Mozart's experiments in scoring. Written in 1776 for New Year
celebrations, it uses a solo quartet to produce a number of wonderful
echo effects. Interestingly the bass line in the solo quartet
uses a Double Bass rather then Violoncello and the work also includes
a timpani part. Under Colin Davis the Bavarian Radio Symphony
Orchestra give a big-boned, big band version of the work with
no period inflections and rather steady speeds. Their version
of the Posthorn Serenade is in a similar vein, giving a symphonic
interpretation of what Mozart probably regarded as a chamber work.
This is another 'Finalmusik', written in 1779 after a journey
to Mannheim and Paris. The work includes the famous 'Mannheim
crescendo' and uses a big orchestra including oboes, bassoons,
horns trumpets and timpani. In the trio of the Minuet there is
a solo part for a corno di posta, hence the work’s nickname. This
was most probably a joke, reminding students that term was over
and they would soon be travelling home. The work also includes
an Andante of unusual seriousness and intensity, given a rather
slow, romantic reading by Davis. Ideally I would have liked a
leaner sound and faster speeds, especially in the Serenata Notturna,
but faced with such shapely and sophisticated music making, it
seems churlish to complain.
The final item on this disc is a product of Mozart's
childood. The Gallimatthias Musicum KV 32 was composed in 1766,
written in the Hague to celebrate the installation of Willem V
as Stathouder of the Dutch Republic. It is probable that Leopold
Mozart had a hand in it. It is a noisy piece, a jolly medley of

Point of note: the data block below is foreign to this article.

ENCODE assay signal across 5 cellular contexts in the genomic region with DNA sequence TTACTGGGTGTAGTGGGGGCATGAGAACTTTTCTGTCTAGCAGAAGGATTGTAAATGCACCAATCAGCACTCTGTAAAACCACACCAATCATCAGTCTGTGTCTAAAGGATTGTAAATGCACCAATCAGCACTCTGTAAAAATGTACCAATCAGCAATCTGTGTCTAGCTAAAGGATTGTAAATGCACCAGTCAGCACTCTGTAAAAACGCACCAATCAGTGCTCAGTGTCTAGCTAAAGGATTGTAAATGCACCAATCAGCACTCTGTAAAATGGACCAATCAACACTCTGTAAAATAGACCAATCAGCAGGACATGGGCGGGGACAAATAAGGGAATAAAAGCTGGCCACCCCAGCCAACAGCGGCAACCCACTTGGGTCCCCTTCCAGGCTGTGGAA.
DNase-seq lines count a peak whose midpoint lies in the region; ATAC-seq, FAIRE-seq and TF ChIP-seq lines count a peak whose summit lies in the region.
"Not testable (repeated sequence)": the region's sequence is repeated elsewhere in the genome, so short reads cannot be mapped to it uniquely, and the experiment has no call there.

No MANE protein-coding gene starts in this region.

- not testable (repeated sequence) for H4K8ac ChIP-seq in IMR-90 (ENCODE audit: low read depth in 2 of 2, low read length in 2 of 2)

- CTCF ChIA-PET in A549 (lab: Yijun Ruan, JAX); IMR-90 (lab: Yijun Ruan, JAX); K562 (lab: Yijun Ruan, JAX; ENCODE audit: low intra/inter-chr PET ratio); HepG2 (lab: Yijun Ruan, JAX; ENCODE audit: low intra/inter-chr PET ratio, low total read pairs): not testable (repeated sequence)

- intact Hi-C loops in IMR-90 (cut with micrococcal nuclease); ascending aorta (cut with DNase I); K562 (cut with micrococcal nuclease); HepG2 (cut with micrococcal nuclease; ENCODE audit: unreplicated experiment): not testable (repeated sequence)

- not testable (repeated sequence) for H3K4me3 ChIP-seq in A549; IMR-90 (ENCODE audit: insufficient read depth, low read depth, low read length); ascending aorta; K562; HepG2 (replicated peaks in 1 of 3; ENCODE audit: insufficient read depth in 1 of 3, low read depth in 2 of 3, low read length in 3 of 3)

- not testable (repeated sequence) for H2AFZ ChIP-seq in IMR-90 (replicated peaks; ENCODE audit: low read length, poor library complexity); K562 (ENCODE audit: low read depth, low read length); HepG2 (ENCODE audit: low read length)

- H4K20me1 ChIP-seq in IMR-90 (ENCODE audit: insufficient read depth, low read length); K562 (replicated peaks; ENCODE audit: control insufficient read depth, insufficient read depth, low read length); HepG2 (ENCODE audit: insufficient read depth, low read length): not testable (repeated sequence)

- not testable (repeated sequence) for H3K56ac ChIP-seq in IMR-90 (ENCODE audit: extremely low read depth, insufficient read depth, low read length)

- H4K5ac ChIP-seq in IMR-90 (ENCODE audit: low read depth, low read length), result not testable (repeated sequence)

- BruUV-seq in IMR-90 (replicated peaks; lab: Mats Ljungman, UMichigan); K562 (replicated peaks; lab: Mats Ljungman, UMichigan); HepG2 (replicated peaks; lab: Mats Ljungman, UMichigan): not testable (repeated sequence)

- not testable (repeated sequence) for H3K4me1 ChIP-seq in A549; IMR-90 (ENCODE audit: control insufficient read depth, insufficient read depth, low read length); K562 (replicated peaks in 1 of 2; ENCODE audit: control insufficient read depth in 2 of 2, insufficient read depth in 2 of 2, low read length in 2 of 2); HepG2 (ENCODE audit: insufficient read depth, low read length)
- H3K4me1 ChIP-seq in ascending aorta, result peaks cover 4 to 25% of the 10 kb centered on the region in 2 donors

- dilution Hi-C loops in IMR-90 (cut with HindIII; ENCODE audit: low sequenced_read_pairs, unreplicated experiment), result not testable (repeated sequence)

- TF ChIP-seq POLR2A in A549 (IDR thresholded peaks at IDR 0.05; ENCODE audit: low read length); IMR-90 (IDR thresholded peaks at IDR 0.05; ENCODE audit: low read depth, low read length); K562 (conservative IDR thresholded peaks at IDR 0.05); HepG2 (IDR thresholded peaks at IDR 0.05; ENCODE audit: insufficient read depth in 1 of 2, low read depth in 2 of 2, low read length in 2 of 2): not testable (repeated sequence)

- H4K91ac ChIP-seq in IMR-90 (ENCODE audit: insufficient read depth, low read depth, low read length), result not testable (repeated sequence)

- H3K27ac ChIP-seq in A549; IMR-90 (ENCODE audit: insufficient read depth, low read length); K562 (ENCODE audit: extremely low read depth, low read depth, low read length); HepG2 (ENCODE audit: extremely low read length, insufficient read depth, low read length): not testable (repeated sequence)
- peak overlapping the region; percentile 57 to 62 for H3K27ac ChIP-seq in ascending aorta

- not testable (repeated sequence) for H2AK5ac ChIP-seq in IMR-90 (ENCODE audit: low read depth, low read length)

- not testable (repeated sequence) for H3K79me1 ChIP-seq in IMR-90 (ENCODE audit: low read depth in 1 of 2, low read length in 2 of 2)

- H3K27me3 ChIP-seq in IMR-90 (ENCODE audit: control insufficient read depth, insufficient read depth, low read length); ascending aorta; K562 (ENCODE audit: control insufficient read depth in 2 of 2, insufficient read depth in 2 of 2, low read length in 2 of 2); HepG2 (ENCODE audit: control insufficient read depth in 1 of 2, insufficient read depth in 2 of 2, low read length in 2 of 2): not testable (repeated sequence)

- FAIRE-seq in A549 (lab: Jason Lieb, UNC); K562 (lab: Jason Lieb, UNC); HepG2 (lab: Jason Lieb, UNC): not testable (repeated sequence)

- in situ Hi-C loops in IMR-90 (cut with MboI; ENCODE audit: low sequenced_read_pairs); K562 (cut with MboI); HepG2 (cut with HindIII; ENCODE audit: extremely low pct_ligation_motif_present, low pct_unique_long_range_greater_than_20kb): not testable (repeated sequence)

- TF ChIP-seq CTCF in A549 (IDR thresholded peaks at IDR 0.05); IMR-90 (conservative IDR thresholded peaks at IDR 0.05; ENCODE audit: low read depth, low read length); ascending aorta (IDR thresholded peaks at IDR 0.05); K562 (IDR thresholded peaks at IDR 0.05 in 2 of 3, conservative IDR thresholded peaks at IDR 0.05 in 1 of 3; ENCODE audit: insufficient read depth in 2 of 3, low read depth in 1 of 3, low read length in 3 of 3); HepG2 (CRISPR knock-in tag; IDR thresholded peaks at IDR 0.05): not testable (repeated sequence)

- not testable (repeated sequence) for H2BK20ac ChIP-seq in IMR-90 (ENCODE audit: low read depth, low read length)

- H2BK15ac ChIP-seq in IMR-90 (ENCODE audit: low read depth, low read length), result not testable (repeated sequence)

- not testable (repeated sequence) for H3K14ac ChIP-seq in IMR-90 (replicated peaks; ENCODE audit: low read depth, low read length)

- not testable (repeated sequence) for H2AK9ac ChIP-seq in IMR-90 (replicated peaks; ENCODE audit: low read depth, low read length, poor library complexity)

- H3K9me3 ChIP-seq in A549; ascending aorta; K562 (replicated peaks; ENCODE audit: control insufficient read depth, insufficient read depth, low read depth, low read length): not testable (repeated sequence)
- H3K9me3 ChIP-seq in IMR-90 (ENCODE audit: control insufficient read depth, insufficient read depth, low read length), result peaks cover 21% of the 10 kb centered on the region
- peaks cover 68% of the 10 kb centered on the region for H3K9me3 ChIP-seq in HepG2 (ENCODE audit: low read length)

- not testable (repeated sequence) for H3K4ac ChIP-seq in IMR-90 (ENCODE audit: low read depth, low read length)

18 movements all based on existing music. This is impressive work
for a child, whether or not Mozart had help from his father. It
is played here, in a rather heavy-handed manner, by the Franz
Liszt Chamber Orchestra, under Janos Rolla. The name of the piece
means musical nonsense, but unfortunately Rolla seems to lack
the lightness of touch needed.
Disc eight contains just the Haffner Serenade
in D major, KV 250, played by the Bavarian Radio Symphony Orchestra
under Colin Davis. Written in 1776 when Mozart was still in his
teens, this Serenade contains another florid solo violin part.
It is an unusual work, of significant size with a number of concertante
parts. It was written for the wedding of the daughter of a well-to
do Salzburg merchant, Sigmund Haffner. The bride’s brother commissioned
the work and it was first played on a warm summer's evening in
their garden. The serenade comprises a violin concerto and two
minuets. Apart from the opening Allegro maestoso introduction
the Serenade is generally carefree and sunny with an abundance
of folk-like themes. Davis and the Bavarians give a fine interpretation
in a big boned, symphonic manner. The concertante violin part
is played stylishly by an unnamed soloist.
The ninth CD contains the final two serenades.
The Serenade in D major KV 185 is a 'Finalmusik' but is rather
more sophisticated than the Cassation in G Major KV 63. This was
written in 1773. It has a richer sound with horns and trumpets
and passages for solo violin. Played by the Franz Liszt Chamber
Orchestra under Janos Rolla, this represents a return to the smaller
scale ensemble. The opening is rather over-emphatic but it soon
settles down to a fine, if rather sedate performance. The Serenade
in D major KV 203 is another 'Finalmusik' written in 1774. It
is also know as the Colloredo Serenade in the mistaken belief
that it was written for the festivities of the name day of Archbishop
Colloredo. The Amati Chamber Orchestra give a perfectly acceptable
performance, but there were moments in the long andante (6th
movement), where Mozart reaches the artistic levels of his symphonies,
when I would have liked a more sophisticated approach.
The final CD consists solely of marches - seventeen
of them. The music comes from a variety of sources, including
three marches from 'Idomeneo' and music from 'Le Nozze di Figaro'
as well as items like the March KV 189 which was probably part
of the Serenade in D Major KV 203. I am afraid that for me, this
is a disc for completists only. The Mozarteum Orchestra is smallish
but under Hans Graf, these performances lack variety and lightness
This set runs to an impressive 10 CDs and I probably
would not recommend listening to it from beginning to end. Not
all the performances are ideal, but as something to dip into and
explore, it is highly recommendable. It may be that you have some
of these pieces already. At super budget price you can afford
to explore all of these fascinating pieces.